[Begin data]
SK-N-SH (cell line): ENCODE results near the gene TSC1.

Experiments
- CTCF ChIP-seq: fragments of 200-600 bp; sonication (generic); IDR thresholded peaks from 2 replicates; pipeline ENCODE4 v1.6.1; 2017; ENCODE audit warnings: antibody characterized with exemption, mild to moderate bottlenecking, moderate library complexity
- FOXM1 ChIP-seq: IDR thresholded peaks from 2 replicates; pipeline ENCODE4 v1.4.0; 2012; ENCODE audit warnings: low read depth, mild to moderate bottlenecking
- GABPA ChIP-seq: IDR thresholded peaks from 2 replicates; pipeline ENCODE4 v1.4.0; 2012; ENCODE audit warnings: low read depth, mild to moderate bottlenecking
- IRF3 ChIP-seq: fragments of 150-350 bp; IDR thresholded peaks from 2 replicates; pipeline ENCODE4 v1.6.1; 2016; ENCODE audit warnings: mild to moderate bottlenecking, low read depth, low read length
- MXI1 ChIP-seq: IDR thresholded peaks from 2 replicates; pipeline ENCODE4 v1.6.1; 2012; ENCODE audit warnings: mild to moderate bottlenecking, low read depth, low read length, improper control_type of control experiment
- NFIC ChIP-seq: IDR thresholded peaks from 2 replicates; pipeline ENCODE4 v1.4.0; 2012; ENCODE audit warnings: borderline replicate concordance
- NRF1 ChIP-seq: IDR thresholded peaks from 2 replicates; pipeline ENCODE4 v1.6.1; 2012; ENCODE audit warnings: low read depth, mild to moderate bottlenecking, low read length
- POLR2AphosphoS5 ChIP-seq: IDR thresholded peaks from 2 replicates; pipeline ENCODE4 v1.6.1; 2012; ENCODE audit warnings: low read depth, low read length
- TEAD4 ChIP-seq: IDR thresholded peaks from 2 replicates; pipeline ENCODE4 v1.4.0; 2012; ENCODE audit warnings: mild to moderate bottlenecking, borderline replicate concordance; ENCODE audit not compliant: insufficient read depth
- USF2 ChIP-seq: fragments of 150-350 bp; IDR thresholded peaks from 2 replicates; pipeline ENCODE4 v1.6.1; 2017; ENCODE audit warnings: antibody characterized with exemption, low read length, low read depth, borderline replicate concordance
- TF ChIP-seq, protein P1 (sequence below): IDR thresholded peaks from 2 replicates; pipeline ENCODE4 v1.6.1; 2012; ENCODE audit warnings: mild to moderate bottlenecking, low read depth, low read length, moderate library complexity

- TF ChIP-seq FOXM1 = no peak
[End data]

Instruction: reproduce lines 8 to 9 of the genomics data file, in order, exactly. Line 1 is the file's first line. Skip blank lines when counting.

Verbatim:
- NFIC ChIP-seq: IDR thresholded peaks from 2 replicates; pipeline ENCODE4 v1.4.0; 2012; ENCODE audit warnings: borderline replicate concordance
- NRF1 ChIP-seq: IDR thresholded peaks from 2 replicates; pipeline ENCODE4 v1.6.1; 2012; ENCODE audit warnings: low read depth, mild to moderate bottlenecking, low read length